This ridiculous stipulation cannot be carried out; nothing like the necessary information is available. In fact, Montefiore went on to offer a few half-hearted suggestions, only to disown them: “[n]one of these explanations seem to be adequate to explain Matthew’s tale, and the possibility must be investigated that Matthew based his story on historical events.”

Such indulgent policies are disastrous for progress, since restricting the grounds for such reassessment all but grants immunity to much of the work already done. It actually favors those who have produced no evidence for their interpretations. (p. 37)

Continue reading “If Scepticism Does Not Come Naturally. . . It’s Worth Fighting For”


The Positive Value of Scepticism — and Building a Negative Case — in Historical Enquiry

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by Neil Godfrey

Screen Shot 2015-06-16 at 8.37.57 pmTo continue the theme of fundamental principles of historical reasoning this post selects points from Historical Evidence and Argument by David Henige (2005). They all come from the fourth chapter titled “Unraveling Gordian Knots”.

Pyrrhonist scepticism

To begin, notice what scepticism means to Henige. He explains:

Skepticism takes many forms—I am concerned with pyrrhonist skepticism. In theory, and often in practice as well, the pyrrhonist doubts but seldom denies. Instead, he prefers to suspend judgment about truth-claims on the grounds that further evidence or insights might alter the state of play. Pyrrhonists demand that, to be successful, all inquiry must be characterized by rhythms of searching, examining, and doubting, with each sequence generating and influencing the next in a continuously dialectical fashion.7

As a result, issues are visited and revisited as often as needed. The result can be to strengthen probability or to weaken it — odds that might seem too risky for those who believe that progress must be inexorable.

The considered suspension of belief does not ordinarily pertain in matters that are self-evident or trivial, but expressly applies to cases where more than one explanation is possible.8

Given this caveat, the practical advantages of pyrrhonism are patent.

The most important is that declining to accept or believe keeps questions open as long as necessary. Practitioners learn to flinch when they meet terms like “certainly,” “without doubt,” “of course,” or “prove/proof” in their reading, seeing them as discursive strikes designed to persuade where the evidence, or its use, prove insufficient. They have learned that, since new evidence and new techniques are constantly coming forth, they are sensible to withhold final judgment.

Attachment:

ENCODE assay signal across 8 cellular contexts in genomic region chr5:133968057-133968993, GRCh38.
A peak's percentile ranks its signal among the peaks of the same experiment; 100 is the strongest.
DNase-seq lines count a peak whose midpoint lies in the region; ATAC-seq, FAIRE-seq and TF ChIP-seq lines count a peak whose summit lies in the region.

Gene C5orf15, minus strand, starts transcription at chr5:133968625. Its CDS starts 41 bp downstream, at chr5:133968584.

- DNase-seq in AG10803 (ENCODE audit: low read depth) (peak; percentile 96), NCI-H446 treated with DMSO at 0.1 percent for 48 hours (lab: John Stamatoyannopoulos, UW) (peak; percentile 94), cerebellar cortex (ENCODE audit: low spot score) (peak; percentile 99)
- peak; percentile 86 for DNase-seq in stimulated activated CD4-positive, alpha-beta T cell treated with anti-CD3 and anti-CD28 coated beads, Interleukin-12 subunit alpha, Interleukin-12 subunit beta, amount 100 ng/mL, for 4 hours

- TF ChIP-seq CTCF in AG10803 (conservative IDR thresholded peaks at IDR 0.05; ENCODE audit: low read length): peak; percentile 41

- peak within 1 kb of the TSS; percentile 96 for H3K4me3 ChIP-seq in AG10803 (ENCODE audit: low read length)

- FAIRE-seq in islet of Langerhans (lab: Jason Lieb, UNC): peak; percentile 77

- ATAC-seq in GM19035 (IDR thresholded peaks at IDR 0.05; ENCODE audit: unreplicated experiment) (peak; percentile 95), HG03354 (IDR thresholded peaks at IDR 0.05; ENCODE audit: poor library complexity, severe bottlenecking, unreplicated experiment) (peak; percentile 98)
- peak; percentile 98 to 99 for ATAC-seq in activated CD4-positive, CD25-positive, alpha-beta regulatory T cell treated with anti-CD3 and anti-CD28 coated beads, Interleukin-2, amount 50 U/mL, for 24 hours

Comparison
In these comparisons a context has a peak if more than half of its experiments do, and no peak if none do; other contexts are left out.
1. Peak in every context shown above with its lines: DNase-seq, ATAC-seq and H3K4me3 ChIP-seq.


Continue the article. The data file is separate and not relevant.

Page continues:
7 Discussions of pyrrhonism include Naess, Scepticism; Vansina, “Power of Systematic Doubt;” Wlodarczyk, Pyrrhonian Inquiry.

8 For such practical limitations see Ribeiro, “Pyrrhonism.”

(My formatting and bolding in all quotations)

Anathematizing of doubt and doubters

In scolding his most persistent critic, Marshall Sahlins asks: “[w]hy, then, this stonewalling in the face of the textual evidence?

Probably because [Gananath] Obeyesekere’s main debating game is a negative one, . . . the object being to cast doubt.


I’m sure anyone who has read some of the intemperate responses of scholars outraged by Christ Myth or “mythicist” challenges to the traditional reading of Paul’s letters will hear clear echoes here. I’m also reminded of Emeritus Professor of New Testament Language, Literature and Theology Larry Hurtado’s complaint that my questions were only designed to sow doubt and served no constructive function.

Marshall Sahlins and Gananath Obeyesekere draw upon the same body of evidence — the accounts of the various eyewitnesses among Cook’s crew that were published on their return to England. Continue reading “The Positive Value of Scepticism — and Building a Negative Case — in Historical Enquiry”


Are Mythicist Sceptics Hypocritical for Attacking Creationists?

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by Neil Godfrey

This is a small snippet from the latest blog post by David Fitzgerald, Flame War On . . .

Cameron rightly notes that skeptics like me freely attack creationists for denying scientific consensus. But when it comes to the Christ myth, he declares “snubbing the consensus is problematic,” and feels it’s blatantly hypocritical:

“They don’t hesitate to throw around the consensus argument in that context. But when it comes to biblical history, tossing aside the consensus point of view is acceptable, because (conveniently) the evidence is on their side.”

But Cameron has just answered his own dilemma: it’s precisely because Mythicists have evidence that we challenge the current majority opinion – just as the evidence for natural selection challenged the dominant paradigm in Darwin’s time. Creationism isn’t wrong simply because it’s in the minority, and Evolution isn’t true just because the overwhelming majority of scientists say so; it’s true because it’s multiply attested by strong and compelling lines of evidence and has withstood, and continues to withstand, all rival theories. By contrast, there is nothing in Biblical studies that stands confirmed on anywhere near the level of certainty we get in any other branch of science. . . . . Continue reading “Are Mythicist Sceptics Hypocritical for Attacking Creationists?”